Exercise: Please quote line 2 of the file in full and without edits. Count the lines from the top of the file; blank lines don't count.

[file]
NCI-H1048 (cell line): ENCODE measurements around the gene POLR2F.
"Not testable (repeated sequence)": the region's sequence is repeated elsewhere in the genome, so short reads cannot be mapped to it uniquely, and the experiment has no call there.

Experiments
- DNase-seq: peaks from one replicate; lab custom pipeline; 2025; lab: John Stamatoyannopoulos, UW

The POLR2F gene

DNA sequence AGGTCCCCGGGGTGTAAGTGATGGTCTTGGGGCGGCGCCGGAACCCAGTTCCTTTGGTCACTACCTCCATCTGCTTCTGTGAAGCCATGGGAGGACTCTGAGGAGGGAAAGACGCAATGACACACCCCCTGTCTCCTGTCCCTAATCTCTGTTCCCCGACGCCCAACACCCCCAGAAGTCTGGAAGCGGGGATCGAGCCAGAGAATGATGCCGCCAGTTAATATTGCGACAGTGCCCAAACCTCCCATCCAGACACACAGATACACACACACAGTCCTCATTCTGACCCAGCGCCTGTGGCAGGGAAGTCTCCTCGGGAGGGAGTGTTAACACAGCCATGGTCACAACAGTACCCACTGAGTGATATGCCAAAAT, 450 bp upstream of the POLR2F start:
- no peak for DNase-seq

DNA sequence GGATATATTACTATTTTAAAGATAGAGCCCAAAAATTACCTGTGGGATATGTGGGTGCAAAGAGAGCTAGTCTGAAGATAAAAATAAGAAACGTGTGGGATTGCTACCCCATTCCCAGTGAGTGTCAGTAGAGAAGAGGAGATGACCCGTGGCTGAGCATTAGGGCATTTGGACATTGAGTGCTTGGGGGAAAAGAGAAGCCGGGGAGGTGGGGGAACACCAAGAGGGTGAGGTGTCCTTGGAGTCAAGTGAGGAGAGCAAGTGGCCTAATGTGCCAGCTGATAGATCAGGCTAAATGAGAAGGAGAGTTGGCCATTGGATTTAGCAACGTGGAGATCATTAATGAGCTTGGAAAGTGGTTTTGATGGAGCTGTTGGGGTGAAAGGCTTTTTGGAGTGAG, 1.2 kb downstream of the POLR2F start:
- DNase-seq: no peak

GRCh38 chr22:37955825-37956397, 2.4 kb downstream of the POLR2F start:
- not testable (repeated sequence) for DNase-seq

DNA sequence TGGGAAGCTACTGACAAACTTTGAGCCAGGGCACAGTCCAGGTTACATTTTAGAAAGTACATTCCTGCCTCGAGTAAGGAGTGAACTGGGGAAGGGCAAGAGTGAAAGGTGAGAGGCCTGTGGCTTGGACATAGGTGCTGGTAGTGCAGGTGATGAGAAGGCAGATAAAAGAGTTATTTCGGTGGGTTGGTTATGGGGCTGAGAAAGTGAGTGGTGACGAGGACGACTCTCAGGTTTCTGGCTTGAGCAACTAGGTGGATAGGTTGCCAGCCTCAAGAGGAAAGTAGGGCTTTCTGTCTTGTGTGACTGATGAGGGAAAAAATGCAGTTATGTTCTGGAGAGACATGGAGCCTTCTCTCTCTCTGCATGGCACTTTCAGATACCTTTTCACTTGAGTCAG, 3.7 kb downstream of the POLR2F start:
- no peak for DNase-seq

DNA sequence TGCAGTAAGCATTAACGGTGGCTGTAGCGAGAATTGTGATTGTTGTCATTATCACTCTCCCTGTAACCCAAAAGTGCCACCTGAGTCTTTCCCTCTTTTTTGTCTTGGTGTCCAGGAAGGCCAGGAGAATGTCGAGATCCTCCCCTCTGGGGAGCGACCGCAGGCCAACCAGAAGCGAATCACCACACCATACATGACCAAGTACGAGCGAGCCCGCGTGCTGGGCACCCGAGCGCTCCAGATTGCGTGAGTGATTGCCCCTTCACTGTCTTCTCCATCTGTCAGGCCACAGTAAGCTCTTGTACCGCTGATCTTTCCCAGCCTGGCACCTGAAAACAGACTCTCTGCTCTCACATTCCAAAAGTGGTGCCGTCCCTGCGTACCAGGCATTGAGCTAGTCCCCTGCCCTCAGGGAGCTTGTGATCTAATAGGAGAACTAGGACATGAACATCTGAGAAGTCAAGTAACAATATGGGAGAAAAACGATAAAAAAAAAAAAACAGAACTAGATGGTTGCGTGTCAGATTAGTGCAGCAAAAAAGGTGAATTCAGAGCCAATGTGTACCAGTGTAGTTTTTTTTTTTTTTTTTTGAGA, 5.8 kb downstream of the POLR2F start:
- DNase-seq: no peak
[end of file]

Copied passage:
"Not testable (repeated sequence)": the region's sequence is repeated elsewhere in the genome, so short reads cannot be mapped to it uniquely, and the experiment has no call there.